Professional liability insurance is designed to cover the costs of legal defense and settlement for injuries (or alleged injuries) to clients while you are training them. In order to be covered under your professional liability policy, the injury (or alleged injury) must have happened as a direct result of the service you are providing.
This includes injuries to a client caused by giving incorrect advice, an omission (leaving something out), or failing to deliver some aspect of your service.
Professional liability insurance is also called Errors and Omissions (E&O) insurance.
Someone is hurt during a workout and claims that it was because of your incorrect advice. Whether or not the client is correct, your Personal Trainer Professional Liability insurance should cover your legal defense, and any award made to the client, up to the limit of your coverage (generally $1 Million).
Product Liability Insurance
Product liability insurance is designed to protect you against injuries caused by products (such as faulty gym equipment) used when training clients. Even if you did not make the product, you can still be sued since you advised the client to use a faulty product.
A cable on a new piece of gym equipment snaps and injures the client you are training. Your product liability insurance should cover your legal defense, and any award made to the client for your involvement in the accident (or alleged accident), up to the limit of your coverage.
General Liability Insurance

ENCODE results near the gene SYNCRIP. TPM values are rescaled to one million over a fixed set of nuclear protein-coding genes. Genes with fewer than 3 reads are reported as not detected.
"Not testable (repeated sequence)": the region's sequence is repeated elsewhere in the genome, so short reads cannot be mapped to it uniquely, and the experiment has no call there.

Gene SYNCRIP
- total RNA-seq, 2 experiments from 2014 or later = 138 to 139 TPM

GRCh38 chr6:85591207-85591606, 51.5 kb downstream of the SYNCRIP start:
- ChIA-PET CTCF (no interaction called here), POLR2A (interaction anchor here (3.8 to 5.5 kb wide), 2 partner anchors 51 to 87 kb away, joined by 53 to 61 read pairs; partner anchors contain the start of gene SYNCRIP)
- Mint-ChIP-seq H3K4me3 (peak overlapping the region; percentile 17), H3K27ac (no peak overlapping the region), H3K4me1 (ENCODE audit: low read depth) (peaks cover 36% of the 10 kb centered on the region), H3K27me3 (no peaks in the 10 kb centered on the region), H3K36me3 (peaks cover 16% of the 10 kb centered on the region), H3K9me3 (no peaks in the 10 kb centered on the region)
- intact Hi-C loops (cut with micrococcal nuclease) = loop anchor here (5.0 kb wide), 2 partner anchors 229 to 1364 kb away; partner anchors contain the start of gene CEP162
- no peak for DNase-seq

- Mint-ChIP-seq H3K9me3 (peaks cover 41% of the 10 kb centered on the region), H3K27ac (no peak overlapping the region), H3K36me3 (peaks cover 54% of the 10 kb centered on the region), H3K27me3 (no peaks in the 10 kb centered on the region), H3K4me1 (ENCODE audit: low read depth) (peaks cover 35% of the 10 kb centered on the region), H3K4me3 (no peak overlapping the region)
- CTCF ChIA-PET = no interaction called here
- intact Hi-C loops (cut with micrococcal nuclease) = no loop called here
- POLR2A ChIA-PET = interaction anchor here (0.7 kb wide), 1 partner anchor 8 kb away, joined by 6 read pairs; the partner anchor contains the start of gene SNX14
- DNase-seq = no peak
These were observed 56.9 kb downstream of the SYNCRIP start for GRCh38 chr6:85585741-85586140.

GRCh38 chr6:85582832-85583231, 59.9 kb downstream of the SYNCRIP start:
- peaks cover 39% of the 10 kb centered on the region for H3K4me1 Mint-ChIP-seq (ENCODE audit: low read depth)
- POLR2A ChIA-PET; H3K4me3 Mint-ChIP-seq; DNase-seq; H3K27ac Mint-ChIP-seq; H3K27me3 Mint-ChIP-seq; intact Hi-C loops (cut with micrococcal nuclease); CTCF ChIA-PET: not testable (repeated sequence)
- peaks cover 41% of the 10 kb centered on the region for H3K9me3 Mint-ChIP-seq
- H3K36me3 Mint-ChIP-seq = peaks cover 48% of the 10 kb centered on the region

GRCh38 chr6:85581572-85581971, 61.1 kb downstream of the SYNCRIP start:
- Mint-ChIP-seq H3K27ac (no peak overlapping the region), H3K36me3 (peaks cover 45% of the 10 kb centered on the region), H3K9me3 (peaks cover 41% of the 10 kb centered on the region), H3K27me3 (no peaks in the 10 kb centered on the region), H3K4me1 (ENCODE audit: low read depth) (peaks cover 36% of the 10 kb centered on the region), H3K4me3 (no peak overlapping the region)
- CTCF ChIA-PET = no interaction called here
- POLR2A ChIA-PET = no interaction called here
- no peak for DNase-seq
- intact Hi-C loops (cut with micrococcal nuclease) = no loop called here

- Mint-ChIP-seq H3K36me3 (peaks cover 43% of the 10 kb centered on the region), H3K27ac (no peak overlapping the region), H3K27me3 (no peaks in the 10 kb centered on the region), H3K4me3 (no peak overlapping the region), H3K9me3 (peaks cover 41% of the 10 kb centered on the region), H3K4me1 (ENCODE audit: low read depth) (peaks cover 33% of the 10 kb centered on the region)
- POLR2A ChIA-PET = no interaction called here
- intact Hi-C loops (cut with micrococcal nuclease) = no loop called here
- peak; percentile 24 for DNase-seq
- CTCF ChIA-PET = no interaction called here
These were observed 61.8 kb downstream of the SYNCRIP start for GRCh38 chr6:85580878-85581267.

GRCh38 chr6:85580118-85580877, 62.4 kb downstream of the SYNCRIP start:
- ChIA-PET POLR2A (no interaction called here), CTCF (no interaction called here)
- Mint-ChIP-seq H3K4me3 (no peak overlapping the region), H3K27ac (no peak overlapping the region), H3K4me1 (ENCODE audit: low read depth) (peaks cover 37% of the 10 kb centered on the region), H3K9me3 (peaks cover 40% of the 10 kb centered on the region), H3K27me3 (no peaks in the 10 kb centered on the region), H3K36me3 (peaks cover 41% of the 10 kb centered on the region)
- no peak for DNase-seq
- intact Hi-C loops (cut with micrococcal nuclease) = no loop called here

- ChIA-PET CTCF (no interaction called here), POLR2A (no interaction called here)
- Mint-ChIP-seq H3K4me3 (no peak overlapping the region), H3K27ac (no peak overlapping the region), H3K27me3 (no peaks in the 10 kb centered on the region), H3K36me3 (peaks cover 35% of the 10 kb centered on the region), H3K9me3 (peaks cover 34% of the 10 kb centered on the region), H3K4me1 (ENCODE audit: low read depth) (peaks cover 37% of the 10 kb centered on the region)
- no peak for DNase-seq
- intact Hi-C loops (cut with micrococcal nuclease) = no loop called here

General liability insurance is designed to cover the costs of legal defense and settlement for client injuries (or alleged injuries) that happen while they are training with you, but which are not directly related to your training.
While working out at the gym with you, a client slips and falls on a wet floor, and sues you for their injuries. Whether or not the client is correct, your General Liability insurance should cover your legal defense, and any award made to the client, up to the limit of your coverage (generally $1 Million).
Sexual Abuse Liability Insurance
Because of the nature of the personal trainer profession, many policies will also include protection against a false accusation of sexual abuse. Insurance does not cover you against illegal acts however, so if you are guilty your insurance will not pay.
Our recommended policy includes up to $300,000 ($100,000 per incident) in payments for court costs to defend yourself.
What doesn’t personal trainer insurance cover?
- Anything related to an automobile
- Mishandling of client data (i.e. credit card information or other personally identifiable info)
- Injury caused with intent (you punch someone)
Structuring Your Business Correctly Is Also Important
In addition to having insurance, you should also take the important step of making sure your personal trainer business is structured correctly from a legal standpoint. If you have not done so already, you can form an LLC online with LegalZoom for around $300. LLC’s are designed to shield your personal assets if your company is sued.
The Bottom Line
If you’re a personal trainer who rents a space, or trains outside a gym, Next Insurance provides all the coverage you’re likely to need for around $13/month. You can apply online quickly and painlessly, and print unlimited COIs without any additional fees.
If you own your own space, and/or are looking for more types of coverage (such as swimming or boxing), we recommend Hiscox. They’ll provide a free quote for a custom policy.